Surviving the Great Recession

Jyoti Rahman

Published in the Forum on 1 June 2009.

This piece explores how the budget can be tailored to weather the global financial crisis.


Quddus Alam/Driknews

By the time this piece is read, the first budget of the Grand Alliance government will have been finalised. At the time of writing, it is not clear what the budget entails in terms of policy details. However, macro-economic conditions and outlook facing our policy-makers are relatively well understood.

The budget will be brought down as the world economy passes through the most turbulent times since the era of silent movies. Pundits are calling the current slump the Great Recession — perhaps not as dire as the Great Depression, but far worse than any recession since.

The IMF’s forecasts for the world economy are discussed first in this article. Then the focus shifts to Bangladesh: how have we managed thus far, and what are the forecasts for 2009-10? While Bangladesh has proved remarkably resilient thus far into the recession, a slowdown is nonetheless expected.

More importantly, there are good reasons to think that the world economy will have markedly different contours when this recession ends, and our ability to grow strongly in the post-recession world may well require carefully crafted policy support. These are briefly explored in the final section.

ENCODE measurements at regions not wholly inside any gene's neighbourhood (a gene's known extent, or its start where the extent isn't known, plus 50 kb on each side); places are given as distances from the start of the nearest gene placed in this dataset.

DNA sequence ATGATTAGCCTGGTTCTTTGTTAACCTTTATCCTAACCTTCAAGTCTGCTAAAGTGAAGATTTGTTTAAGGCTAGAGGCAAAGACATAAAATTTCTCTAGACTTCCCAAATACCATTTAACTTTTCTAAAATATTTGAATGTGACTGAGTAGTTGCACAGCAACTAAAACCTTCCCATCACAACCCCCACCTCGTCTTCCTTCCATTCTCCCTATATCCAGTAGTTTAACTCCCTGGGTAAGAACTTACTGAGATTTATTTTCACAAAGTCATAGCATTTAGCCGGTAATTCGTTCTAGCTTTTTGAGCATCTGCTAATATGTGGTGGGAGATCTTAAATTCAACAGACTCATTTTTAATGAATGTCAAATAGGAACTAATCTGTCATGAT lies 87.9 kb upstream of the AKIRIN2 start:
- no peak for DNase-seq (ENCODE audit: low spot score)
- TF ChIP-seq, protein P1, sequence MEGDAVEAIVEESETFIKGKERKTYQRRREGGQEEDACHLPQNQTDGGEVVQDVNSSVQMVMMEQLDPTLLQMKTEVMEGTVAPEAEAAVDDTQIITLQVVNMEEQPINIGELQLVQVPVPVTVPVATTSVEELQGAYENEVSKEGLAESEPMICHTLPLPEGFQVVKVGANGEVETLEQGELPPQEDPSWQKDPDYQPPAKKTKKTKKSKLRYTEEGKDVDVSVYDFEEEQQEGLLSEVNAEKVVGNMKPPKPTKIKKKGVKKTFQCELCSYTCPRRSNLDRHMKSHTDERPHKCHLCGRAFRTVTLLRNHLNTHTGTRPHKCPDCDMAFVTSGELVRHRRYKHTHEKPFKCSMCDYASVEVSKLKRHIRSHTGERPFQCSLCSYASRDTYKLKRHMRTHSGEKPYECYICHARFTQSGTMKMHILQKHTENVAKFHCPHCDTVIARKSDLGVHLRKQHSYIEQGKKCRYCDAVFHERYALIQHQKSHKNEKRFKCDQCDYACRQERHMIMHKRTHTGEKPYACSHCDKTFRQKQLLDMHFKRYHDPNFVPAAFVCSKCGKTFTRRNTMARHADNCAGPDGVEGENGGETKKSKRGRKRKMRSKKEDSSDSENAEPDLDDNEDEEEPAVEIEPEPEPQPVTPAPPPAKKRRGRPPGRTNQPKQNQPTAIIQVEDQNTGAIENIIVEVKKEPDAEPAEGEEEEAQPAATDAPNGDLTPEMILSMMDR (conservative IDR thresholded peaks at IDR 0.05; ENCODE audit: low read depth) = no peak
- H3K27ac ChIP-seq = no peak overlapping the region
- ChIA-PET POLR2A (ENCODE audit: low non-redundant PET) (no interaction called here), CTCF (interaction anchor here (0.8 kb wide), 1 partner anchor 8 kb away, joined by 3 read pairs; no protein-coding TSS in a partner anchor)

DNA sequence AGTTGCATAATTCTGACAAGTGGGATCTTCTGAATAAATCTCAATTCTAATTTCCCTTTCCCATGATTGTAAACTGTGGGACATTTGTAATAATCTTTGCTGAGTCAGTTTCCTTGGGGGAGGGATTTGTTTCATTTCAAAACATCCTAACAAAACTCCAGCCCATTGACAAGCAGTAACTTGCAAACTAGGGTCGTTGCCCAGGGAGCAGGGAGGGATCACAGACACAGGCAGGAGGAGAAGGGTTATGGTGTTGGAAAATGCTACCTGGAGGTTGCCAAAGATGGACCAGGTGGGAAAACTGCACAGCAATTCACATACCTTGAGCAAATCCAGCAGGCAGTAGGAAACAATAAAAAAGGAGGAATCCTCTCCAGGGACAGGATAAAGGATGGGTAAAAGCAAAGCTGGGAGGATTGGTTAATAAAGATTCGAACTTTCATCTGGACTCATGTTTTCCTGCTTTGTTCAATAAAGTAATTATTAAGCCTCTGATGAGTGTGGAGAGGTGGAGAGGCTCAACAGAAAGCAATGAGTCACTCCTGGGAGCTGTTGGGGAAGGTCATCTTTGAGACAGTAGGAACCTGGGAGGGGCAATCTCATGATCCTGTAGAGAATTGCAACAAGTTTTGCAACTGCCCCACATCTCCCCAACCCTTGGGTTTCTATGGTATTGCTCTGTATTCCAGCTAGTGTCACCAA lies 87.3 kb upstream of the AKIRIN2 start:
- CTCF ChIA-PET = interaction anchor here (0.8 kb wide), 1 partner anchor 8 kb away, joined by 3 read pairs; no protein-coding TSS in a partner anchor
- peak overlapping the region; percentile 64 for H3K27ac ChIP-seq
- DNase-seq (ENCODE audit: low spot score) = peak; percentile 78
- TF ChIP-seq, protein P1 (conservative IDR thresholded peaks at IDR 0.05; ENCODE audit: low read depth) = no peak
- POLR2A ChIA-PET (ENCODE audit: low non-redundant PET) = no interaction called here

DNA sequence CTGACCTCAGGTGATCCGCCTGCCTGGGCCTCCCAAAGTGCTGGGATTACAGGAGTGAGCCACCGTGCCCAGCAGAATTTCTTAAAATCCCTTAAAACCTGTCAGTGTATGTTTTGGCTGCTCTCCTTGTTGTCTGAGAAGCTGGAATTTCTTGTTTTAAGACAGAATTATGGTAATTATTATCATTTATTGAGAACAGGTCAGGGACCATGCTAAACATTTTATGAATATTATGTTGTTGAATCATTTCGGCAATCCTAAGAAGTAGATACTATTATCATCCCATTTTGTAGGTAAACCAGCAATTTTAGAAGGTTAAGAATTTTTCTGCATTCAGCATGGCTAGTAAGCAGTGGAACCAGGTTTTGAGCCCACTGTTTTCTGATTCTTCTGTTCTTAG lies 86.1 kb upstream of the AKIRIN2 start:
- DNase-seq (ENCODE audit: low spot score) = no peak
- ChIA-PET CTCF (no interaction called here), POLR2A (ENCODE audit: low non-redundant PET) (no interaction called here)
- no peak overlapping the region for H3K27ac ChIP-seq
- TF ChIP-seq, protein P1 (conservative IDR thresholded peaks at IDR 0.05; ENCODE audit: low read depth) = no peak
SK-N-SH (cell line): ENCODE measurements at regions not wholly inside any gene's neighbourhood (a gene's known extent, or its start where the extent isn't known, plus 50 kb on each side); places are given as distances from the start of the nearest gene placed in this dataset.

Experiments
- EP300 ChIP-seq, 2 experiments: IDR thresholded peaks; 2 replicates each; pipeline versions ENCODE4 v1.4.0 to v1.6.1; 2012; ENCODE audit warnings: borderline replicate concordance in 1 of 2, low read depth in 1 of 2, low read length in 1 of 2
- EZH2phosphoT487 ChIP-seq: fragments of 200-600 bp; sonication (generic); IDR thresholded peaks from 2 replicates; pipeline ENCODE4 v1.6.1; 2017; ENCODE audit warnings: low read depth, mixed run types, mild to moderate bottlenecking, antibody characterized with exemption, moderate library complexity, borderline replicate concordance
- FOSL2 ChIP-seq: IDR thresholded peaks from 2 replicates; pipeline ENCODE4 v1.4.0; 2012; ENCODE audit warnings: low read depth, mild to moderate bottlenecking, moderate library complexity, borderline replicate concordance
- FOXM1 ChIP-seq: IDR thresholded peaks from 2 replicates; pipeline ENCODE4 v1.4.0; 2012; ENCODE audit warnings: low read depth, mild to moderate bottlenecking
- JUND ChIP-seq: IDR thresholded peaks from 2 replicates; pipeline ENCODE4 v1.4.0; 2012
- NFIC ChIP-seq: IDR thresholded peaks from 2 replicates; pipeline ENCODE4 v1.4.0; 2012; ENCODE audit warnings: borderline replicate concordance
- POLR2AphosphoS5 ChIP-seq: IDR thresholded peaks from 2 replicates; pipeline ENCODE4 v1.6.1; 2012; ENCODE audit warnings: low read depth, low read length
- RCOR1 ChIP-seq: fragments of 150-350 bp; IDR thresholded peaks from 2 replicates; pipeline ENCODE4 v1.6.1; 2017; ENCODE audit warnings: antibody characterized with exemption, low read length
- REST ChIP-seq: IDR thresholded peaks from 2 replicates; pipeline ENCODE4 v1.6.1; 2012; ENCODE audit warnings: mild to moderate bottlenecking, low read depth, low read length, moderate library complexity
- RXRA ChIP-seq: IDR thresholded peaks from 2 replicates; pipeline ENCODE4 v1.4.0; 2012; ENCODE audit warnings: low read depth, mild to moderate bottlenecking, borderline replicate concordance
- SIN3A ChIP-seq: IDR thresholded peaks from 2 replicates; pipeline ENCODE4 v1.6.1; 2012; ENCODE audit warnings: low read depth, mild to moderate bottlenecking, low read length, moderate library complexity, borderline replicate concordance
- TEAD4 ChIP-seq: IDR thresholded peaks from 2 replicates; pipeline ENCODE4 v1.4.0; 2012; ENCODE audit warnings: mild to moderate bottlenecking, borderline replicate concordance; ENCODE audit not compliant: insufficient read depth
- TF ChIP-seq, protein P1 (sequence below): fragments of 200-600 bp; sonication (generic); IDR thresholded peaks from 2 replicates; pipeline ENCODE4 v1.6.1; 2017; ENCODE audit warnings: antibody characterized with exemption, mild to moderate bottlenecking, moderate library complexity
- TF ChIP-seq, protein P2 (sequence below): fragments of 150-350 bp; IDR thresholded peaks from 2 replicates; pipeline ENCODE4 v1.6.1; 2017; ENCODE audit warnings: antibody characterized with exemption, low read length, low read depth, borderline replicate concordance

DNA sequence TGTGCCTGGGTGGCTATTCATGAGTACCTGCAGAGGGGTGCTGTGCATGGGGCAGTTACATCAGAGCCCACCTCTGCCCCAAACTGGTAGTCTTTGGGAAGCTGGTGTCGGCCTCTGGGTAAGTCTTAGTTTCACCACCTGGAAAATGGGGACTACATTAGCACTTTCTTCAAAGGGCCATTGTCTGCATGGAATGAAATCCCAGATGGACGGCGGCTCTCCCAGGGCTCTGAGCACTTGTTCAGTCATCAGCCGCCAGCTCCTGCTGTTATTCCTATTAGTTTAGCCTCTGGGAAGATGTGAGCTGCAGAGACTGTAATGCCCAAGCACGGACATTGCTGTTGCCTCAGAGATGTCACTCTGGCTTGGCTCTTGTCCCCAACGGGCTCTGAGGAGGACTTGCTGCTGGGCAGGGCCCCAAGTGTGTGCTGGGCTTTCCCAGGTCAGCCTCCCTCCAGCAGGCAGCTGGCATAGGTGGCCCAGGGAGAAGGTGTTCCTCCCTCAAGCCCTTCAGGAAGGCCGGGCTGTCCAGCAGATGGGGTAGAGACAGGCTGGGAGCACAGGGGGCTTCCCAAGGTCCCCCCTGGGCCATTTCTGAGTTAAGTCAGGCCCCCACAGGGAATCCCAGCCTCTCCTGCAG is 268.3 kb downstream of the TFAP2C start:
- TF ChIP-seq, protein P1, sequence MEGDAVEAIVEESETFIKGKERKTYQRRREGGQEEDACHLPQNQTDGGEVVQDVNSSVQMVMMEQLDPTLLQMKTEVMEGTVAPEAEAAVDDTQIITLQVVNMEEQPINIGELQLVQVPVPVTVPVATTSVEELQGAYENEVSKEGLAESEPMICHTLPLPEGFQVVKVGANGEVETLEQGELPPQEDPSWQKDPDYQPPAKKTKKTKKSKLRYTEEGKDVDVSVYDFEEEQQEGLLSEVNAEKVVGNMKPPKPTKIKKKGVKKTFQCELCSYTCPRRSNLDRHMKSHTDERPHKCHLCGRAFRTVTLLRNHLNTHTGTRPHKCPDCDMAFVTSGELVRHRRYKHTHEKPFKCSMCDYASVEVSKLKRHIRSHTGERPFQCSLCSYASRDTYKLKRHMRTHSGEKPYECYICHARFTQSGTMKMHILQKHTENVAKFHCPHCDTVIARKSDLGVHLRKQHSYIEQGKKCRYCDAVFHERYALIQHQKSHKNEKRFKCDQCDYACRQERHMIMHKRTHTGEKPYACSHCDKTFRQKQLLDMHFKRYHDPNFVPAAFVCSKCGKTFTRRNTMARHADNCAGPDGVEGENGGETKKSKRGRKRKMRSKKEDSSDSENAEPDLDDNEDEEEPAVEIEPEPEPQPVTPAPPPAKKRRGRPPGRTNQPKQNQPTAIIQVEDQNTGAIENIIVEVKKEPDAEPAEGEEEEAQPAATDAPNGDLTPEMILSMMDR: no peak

World economic outlook
In late 2007, a number of large American and European banks were found to be in difficulty because of exposures to the worsening housing market in the United States. At that time, the cognoscenti view was that such difficulties would, at most, lead to a moderate recession in the US and some other advanced economies.

Then things changed dramatically in September 2008, when a large American bank (Lehman Brothers) failed and the largest American insurance company (AIG) was bailed out by the US government. In a matter of days, credit flows dried up and financial markets worldwide stopped operating as perceived counterparty risks spiked. In a matter of weeks, trillions were lost from global stock markets.

No economy with external links — large or small, rich or poor — was spared. Confidence slumped. Households in the rich world stopped spending. And then the financial crisis hit the docks in the last months of 2008. Industrial production and trade plummeted. The world economy shrank by an annualised rate of 6¼ per cent in the last quarter of 2008, and then by a similar magnitude in the first quarter of 2009.